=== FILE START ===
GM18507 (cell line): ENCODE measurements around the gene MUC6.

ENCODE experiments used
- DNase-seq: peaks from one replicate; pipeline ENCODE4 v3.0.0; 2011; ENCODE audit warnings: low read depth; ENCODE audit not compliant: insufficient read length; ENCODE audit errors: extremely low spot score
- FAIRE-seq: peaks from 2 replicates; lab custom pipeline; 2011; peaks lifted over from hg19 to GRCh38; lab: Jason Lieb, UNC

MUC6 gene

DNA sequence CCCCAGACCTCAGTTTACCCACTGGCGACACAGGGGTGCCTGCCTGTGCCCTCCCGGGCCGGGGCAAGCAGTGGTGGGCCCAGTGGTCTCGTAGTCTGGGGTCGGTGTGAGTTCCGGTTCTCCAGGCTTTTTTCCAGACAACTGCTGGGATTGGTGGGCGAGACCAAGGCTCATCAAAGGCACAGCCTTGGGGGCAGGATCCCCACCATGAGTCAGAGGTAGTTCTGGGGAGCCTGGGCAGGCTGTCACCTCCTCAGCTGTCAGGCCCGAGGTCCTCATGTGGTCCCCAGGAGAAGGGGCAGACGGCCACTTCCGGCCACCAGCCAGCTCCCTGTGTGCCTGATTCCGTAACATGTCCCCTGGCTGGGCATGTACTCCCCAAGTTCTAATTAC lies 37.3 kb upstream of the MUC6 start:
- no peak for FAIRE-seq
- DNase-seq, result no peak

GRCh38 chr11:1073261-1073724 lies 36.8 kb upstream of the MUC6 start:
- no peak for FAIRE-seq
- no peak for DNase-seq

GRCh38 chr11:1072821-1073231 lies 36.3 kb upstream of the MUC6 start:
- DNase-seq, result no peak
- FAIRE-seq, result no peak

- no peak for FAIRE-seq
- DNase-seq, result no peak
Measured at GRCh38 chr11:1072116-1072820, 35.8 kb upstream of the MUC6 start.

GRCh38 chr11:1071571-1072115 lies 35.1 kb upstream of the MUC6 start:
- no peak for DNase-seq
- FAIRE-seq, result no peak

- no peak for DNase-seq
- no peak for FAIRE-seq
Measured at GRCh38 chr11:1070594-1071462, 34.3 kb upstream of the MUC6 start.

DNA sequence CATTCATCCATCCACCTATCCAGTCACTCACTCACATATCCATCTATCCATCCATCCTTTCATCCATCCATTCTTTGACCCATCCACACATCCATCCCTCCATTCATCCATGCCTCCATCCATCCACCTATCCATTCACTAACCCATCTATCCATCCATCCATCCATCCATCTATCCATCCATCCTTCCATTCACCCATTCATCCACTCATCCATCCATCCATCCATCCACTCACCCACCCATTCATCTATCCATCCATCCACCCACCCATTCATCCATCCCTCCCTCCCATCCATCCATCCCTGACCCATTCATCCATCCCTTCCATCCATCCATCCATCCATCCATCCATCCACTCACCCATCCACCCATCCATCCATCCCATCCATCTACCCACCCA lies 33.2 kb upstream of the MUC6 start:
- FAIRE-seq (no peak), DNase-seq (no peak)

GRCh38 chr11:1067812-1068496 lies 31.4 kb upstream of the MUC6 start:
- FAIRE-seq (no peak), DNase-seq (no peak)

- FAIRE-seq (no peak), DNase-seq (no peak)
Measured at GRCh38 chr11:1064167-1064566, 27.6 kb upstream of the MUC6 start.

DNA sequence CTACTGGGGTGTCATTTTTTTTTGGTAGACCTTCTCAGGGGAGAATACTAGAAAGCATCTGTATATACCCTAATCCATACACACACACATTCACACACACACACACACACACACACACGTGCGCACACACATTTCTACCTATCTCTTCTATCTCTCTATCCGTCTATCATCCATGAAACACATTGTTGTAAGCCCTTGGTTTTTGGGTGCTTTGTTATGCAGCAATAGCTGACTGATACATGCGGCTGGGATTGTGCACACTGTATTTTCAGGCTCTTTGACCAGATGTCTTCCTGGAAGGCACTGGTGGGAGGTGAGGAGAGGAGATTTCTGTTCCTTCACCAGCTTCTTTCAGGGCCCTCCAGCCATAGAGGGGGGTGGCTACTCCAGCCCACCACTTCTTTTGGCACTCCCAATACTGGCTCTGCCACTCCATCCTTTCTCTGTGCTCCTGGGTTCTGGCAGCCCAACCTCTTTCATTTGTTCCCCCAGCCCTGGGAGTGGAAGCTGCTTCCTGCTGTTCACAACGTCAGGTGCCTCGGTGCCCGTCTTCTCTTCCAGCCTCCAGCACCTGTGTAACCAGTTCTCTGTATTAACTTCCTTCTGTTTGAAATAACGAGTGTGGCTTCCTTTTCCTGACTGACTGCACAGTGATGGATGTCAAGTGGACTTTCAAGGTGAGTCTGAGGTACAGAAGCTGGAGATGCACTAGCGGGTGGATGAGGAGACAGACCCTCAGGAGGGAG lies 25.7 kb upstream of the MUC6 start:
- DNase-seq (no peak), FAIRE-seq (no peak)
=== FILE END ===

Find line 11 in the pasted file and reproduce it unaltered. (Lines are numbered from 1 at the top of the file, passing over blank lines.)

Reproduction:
- no peak for DNase-seq